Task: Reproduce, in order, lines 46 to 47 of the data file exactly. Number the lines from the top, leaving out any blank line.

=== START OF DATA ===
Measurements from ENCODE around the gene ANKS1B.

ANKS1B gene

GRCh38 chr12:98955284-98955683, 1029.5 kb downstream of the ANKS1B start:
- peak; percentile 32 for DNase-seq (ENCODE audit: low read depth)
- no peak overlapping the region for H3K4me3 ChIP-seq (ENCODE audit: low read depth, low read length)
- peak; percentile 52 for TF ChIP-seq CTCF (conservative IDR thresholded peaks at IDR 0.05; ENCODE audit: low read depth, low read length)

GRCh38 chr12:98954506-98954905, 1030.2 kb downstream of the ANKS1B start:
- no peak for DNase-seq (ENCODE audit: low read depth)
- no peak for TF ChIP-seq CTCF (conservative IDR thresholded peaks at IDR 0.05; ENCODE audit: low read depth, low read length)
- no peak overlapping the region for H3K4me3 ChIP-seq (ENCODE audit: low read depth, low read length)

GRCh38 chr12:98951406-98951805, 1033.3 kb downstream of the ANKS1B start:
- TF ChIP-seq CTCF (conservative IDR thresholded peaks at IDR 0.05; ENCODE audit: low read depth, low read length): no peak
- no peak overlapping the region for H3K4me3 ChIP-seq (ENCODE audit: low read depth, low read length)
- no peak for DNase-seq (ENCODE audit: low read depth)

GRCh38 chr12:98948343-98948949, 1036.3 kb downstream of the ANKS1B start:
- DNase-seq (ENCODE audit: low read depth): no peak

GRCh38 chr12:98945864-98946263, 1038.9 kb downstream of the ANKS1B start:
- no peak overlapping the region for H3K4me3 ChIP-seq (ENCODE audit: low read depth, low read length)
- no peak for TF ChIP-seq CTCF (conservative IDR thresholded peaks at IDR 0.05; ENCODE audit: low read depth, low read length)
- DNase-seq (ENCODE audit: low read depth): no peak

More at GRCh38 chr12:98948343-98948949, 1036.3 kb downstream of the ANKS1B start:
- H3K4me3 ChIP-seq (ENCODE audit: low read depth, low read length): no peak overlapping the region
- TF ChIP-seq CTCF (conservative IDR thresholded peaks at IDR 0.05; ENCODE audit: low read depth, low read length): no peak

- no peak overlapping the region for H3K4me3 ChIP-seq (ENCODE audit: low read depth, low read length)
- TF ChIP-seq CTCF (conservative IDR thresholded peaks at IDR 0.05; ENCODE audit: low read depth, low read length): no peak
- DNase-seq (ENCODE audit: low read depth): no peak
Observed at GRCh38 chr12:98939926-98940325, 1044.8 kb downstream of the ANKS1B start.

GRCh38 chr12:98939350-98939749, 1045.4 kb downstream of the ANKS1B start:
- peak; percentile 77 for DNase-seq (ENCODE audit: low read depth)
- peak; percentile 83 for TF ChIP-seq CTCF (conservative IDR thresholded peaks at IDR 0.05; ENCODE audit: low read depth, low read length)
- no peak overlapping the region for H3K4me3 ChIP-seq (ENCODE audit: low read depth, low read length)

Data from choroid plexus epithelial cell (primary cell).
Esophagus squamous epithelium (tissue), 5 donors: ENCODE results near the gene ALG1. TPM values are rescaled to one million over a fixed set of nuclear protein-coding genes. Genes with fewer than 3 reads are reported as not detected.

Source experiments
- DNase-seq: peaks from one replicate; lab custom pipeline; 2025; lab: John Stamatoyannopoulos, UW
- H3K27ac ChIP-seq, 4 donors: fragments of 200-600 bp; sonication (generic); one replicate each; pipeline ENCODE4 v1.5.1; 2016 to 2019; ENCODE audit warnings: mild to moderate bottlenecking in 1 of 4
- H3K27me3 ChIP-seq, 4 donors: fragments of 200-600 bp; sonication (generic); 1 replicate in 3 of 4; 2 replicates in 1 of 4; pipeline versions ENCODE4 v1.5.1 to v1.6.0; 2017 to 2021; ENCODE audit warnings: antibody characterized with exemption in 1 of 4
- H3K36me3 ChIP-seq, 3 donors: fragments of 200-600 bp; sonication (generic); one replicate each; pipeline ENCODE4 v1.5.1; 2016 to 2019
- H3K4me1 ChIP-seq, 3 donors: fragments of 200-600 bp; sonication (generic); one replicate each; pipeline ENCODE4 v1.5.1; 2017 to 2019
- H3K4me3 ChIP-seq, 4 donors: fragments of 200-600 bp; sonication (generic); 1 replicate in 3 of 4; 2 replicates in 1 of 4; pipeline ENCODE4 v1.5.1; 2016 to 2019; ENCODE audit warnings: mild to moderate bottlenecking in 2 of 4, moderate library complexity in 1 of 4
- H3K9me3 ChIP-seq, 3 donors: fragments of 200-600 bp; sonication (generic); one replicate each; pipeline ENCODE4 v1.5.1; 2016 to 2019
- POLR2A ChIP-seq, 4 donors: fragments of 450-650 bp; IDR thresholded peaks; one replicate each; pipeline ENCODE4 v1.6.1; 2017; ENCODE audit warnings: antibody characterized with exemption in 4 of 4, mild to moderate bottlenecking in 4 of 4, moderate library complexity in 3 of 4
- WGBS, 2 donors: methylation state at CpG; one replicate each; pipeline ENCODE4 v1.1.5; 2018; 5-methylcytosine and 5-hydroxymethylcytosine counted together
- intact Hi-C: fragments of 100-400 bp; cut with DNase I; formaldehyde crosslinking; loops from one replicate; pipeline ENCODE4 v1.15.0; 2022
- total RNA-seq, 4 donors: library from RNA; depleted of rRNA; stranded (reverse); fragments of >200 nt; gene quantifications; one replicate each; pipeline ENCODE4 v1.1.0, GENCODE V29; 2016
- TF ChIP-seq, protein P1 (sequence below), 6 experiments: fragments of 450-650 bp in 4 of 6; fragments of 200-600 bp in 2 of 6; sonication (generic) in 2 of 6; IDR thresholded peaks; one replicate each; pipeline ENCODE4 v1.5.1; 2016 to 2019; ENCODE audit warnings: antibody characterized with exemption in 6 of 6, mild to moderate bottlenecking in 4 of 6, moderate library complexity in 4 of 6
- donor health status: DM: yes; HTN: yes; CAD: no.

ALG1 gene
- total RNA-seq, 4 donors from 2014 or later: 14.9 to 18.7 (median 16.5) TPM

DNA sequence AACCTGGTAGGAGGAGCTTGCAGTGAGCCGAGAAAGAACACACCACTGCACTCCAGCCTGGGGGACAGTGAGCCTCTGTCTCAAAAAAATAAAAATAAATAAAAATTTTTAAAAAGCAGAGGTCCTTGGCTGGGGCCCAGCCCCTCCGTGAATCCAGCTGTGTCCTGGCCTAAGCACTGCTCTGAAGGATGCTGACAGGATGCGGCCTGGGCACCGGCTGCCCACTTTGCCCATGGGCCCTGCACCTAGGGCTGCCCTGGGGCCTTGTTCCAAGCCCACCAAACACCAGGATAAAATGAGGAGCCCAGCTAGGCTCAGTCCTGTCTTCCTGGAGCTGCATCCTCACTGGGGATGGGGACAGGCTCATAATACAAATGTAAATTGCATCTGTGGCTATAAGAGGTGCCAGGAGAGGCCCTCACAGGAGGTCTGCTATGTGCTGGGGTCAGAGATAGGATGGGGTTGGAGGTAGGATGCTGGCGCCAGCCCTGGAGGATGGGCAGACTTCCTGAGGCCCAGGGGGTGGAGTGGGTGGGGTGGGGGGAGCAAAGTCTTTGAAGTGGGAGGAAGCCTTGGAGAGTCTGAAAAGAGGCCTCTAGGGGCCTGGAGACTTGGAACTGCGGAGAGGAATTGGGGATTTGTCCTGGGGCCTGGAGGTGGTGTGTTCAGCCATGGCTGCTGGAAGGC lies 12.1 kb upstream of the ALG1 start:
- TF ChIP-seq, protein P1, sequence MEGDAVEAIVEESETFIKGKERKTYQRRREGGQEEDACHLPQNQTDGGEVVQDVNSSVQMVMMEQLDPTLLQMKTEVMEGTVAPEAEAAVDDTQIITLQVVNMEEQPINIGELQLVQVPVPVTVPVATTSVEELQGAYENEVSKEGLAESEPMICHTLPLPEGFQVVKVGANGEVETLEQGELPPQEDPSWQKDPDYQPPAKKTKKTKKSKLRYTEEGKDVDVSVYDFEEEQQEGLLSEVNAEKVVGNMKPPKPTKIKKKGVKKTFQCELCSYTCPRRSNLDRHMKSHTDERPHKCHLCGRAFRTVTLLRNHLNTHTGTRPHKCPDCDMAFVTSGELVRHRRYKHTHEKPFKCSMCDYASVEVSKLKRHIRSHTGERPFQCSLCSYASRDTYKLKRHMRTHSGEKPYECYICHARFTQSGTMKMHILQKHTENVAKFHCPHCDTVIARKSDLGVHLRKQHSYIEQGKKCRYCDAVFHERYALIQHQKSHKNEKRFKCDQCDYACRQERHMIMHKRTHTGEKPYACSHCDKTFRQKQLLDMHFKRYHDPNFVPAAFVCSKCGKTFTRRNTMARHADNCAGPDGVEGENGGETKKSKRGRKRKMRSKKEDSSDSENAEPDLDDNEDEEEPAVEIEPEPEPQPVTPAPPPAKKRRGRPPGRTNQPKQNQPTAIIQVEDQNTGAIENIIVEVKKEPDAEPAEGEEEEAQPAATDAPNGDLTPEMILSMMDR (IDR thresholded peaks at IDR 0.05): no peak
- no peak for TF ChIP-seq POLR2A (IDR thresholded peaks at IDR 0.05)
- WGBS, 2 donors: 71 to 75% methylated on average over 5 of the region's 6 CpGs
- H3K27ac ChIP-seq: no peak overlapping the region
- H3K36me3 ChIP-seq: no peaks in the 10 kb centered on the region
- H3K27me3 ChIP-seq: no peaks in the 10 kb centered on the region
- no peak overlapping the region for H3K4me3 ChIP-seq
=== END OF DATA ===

- TF ChIP-seq, protein P1 (sequence below), 6 experiments: fragments of 450-650 bp in 4 of 6; fragments of 200-600 bp in 2 of 6; sonication (generic) in 2 of 6; IDR thresholded peaks; one replicate each; pipeline ENCODE4 v1.5.1; 2016 to 2019; ENCODE audit warnings: antibody characterized with exemption in 6 of 6, mild to moderate bottlenecking in 4 of 6, moderate library complexity in 4 of 6
- donor health status: DM: yes; HTN: yes; CAD: no.